These three advantages help food producers, their transportation fleets, and their partners maintain clean facilities and vehicles. Plastic pallets act as a preventative control to help keep food, warehouses, and trailers from becoming contaminated with bacteria or debris. This allows companies to meet FSMA requirements without having to adopt many new procedures to manage their pallets.
Exceeding the Food Safety Modernization Act Standards with Reliable Plastic Pallets
Key elements in complying with Food Safety Modernization Act handling and transportation standards are keeping vehicles, equipment, and warehouse areas clean and preventing cross-contamination of food with other substances. Choosing a durable, non-absorbent shipping platform makes this much easier, laying a solid base for exceeding FSMA industry standards.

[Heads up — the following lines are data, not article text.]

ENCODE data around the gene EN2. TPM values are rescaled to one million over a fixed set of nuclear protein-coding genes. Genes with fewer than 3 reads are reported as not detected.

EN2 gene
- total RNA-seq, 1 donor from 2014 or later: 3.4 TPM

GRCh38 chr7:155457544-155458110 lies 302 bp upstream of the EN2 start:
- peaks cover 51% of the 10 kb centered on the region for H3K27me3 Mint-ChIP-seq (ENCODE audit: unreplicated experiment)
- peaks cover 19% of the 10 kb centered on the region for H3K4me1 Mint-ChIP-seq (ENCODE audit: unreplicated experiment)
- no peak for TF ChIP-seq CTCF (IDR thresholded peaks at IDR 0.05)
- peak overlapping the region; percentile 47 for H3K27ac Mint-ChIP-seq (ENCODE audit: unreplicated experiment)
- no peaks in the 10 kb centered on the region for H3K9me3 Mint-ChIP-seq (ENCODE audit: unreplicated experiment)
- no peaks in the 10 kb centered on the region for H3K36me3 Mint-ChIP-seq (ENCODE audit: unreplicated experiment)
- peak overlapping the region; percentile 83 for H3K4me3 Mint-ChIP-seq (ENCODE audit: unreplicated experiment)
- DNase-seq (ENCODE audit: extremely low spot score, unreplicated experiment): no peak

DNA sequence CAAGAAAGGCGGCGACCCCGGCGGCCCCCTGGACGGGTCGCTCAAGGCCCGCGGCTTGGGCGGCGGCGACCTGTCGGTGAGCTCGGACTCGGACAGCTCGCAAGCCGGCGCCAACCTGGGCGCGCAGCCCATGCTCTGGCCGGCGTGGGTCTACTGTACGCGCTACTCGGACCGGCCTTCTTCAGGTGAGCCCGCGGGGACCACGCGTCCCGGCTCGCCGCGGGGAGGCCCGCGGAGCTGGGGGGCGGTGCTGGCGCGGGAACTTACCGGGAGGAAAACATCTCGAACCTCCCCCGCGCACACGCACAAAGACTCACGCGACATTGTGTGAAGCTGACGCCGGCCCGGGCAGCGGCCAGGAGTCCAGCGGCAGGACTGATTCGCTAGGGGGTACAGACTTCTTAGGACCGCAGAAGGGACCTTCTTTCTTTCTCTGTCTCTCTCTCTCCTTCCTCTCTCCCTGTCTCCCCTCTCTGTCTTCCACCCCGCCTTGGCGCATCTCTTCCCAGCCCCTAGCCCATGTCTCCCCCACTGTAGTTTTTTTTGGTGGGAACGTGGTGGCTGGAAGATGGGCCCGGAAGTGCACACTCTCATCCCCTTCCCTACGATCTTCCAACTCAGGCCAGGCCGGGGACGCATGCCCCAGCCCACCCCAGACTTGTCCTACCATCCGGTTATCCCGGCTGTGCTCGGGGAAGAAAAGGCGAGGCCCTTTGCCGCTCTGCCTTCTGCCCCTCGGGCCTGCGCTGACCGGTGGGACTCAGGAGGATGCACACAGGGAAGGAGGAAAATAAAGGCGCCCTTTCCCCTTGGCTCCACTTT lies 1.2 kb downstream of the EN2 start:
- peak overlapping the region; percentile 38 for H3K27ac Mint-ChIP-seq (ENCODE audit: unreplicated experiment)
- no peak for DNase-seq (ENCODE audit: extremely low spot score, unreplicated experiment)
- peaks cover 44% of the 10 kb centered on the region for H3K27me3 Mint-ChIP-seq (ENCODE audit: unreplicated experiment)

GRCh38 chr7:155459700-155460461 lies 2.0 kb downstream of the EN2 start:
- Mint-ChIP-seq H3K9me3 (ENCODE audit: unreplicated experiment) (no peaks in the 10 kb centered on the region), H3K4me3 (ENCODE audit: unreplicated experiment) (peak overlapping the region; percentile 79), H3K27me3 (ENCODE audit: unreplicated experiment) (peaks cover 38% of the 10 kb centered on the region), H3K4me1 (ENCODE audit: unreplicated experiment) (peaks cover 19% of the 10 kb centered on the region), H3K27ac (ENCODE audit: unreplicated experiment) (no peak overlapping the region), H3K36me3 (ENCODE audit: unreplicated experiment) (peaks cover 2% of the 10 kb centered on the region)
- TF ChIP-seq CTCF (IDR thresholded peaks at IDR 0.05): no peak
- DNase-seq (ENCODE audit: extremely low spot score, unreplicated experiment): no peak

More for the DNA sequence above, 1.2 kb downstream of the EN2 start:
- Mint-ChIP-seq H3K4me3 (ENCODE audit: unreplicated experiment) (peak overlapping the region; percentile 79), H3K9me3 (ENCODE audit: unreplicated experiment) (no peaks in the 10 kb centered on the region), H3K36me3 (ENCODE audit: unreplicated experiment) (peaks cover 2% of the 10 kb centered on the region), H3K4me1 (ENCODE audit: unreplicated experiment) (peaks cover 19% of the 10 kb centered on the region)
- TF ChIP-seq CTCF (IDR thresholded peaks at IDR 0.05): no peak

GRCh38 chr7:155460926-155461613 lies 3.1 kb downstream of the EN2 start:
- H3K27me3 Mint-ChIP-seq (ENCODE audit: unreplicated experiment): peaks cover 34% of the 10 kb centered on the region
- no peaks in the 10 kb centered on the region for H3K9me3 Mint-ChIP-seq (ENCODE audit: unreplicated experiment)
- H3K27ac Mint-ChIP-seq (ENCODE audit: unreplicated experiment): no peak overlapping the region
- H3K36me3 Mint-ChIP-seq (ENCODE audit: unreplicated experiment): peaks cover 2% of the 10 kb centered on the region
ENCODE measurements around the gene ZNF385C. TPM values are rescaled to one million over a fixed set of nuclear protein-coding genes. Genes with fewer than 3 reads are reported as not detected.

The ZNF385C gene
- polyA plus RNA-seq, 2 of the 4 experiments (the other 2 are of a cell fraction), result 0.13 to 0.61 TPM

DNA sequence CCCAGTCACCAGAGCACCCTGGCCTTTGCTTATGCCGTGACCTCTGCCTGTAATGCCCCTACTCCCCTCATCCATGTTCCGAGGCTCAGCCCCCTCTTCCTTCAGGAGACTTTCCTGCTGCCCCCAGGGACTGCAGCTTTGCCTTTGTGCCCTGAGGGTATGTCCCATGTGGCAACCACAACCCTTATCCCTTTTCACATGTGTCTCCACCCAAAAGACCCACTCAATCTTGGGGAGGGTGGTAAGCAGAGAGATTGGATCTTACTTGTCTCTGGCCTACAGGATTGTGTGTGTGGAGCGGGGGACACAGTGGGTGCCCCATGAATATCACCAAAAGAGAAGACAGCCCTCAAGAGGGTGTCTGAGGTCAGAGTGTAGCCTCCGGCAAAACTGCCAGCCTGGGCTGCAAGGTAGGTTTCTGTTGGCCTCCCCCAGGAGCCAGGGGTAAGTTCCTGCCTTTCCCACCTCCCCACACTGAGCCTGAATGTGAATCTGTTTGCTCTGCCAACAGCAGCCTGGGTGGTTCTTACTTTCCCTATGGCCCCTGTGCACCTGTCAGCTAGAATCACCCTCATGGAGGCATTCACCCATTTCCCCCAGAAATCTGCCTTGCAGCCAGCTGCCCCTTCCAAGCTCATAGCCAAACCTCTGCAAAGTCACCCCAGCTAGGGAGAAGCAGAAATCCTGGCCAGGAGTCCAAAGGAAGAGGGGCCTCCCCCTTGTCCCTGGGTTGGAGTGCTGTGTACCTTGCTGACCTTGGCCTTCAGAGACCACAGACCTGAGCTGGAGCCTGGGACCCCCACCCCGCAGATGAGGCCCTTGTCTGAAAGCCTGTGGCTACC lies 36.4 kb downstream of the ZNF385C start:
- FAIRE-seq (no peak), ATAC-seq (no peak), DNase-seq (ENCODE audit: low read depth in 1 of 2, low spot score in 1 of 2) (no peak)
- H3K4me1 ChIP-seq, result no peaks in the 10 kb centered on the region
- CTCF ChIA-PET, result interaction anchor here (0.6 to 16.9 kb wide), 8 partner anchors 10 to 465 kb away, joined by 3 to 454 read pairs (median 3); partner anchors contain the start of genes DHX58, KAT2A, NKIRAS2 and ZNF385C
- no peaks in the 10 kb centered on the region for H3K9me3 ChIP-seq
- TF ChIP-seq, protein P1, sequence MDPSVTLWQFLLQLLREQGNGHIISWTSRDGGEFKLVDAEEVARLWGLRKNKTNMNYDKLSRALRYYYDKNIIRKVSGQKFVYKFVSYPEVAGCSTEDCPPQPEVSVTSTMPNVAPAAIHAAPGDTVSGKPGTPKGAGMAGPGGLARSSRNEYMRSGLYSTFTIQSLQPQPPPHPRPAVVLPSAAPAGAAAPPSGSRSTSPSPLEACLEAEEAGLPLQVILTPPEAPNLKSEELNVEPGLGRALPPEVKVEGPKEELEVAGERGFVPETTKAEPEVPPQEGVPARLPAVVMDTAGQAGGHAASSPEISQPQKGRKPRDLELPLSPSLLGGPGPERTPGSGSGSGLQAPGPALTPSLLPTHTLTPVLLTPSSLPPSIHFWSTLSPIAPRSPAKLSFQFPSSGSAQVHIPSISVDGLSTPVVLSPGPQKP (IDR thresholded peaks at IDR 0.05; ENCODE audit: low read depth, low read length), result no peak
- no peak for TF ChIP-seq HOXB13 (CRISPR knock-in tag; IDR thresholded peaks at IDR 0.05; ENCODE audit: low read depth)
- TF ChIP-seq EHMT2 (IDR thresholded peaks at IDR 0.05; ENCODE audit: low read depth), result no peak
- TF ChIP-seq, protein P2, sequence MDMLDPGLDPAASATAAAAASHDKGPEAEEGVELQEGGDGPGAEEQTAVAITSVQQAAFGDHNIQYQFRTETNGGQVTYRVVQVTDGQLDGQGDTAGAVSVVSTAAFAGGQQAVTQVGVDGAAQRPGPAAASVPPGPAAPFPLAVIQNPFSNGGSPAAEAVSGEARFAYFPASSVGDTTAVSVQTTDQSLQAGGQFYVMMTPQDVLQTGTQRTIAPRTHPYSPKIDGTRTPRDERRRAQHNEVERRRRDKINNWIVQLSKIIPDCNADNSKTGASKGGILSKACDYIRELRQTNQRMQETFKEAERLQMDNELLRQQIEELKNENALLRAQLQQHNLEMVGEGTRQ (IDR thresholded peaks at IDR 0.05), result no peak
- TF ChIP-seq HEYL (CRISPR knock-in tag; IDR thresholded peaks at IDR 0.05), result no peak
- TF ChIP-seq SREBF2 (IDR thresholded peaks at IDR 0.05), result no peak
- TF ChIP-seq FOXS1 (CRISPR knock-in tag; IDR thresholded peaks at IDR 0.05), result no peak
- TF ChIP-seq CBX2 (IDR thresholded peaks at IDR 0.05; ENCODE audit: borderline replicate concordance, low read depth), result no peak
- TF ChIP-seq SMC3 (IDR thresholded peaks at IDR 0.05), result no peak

Meeting and even exceeding the standards laid out by the FSMA not just a legal obligation, but a moral one as well.
The CDC estimates that 48 million people get sick from a foodborne illness every year. Thousands of those who become ill are hospitalized and 3,000 die. The numbers make meeting and even exceeding the standards laid out by the FSMA not just a legal obligation, but a moral one as well. Moreover, enormous damage can be done to a company’s finances and reputation by even a single recall. These factors make going beyond what’s required by the FSMA good business, and when raising the standards is as simple as adopting a plastic pallet, the choice is obvious.
To make the switch to safer and more hygienic iGPS plastic pallets that can help your company meet FSMA standards while reducing your Total Cost of Business, give our team a call at 1-800-884-0225, email a specialist at firstname.lastname@example.org, or visit our contact page to find out about our plastic pallet pooling program.
Image 2: Unsplash user Robson Hatsukami Morgan